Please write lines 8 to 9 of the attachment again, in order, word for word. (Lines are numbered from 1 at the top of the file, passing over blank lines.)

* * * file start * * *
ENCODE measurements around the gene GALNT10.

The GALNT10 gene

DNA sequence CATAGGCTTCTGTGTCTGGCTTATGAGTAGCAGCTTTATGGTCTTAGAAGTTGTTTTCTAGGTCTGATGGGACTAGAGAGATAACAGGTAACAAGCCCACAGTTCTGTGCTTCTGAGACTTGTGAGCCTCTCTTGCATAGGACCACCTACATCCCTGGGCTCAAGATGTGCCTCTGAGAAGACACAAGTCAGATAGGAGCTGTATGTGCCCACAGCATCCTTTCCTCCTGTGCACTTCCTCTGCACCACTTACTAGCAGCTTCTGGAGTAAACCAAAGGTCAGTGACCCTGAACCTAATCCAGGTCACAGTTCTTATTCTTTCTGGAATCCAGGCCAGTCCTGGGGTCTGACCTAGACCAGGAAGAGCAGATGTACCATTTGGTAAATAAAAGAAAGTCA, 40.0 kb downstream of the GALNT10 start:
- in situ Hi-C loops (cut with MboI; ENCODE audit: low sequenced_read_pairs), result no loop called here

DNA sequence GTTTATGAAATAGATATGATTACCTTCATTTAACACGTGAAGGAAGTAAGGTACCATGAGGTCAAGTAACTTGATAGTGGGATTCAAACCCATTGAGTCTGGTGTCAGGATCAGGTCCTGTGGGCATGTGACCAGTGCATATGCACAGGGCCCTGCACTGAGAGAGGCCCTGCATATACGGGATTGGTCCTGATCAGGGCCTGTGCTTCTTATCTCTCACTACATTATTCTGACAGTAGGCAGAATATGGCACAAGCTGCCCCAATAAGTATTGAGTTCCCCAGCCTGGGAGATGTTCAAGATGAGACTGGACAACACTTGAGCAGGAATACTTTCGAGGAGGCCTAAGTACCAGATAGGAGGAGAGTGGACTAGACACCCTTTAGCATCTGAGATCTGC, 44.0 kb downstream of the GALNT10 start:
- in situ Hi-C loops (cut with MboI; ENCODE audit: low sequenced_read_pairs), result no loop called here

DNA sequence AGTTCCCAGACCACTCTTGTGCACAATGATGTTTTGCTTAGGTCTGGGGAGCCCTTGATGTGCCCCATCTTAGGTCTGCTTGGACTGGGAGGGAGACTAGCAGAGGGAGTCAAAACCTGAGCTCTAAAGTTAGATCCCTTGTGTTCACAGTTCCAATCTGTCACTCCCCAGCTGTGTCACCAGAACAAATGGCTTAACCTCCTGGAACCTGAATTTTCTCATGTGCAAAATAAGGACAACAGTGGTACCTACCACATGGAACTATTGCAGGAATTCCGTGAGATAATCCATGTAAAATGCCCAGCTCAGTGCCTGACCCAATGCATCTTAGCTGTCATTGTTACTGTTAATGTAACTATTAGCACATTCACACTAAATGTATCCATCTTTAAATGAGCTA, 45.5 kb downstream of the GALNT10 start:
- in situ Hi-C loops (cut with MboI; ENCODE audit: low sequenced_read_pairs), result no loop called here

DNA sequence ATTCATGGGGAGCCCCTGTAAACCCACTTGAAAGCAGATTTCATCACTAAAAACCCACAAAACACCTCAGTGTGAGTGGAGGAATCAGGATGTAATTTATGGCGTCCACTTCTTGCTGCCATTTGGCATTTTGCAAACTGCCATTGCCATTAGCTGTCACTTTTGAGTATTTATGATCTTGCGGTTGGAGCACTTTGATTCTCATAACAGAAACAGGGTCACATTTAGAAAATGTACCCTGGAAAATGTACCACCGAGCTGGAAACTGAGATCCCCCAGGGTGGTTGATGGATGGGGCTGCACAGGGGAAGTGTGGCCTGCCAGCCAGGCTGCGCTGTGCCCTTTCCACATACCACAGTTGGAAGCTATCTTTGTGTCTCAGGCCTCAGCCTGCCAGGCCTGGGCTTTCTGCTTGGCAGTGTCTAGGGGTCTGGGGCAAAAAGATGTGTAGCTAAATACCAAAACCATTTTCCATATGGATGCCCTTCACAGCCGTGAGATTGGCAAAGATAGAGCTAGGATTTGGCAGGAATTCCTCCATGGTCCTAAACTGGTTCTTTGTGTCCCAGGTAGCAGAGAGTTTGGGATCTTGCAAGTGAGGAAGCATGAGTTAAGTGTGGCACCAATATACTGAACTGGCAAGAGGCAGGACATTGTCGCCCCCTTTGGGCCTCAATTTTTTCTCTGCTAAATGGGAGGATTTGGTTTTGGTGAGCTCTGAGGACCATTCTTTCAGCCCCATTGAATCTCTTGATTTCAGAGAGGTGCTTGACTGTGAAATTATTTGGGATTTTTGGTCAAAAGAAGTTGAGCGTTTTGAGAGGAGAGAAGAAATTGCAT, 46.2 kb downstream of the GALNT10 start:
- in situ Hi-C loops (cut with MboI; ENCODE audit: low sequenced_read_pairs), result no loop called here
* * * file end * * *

- in situ Hi-C loops (cut with MboI; ENCODE audit: low sequenced_read_pairs), result no loop called here

DNA sequence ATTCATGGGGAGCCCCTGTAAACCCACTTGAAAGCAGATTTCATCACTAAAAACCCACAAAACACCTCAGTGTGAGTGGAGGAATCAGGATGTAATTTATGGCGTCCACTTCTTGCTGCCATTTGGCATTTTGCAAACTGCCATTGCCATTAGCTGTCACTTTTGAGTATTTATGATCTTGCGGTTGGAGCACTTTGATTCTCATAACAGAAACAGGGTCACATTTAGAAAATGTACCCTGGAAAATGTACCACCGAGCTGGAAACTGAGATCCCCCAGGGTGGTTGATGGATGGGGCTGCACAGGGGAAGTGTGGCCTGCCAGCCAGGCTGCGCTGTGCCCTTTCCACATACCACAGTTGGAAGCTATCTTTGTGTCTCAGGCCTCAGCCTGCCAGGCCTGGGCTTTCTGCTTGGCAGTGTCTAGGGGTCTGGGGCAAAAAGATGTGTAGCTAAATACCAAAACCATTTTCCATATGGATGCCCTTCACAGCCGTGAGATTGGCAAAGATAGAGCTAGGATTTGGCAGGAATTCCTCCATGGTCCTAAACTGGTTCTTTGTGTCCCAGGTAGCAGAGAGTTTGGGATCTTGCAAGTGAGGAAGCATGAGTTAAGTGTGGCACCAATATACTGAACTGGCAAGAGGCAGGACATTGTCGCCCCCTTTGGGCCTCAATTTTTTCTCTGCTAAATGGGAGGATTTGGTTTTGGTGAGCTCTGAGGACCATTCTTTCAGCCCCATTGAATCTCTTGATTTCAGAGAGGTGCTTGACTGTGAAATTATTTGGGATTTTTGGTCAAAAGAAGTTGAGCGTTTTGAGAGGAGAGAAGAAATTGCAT, 46.2 kb downstream of the GALNT10 start: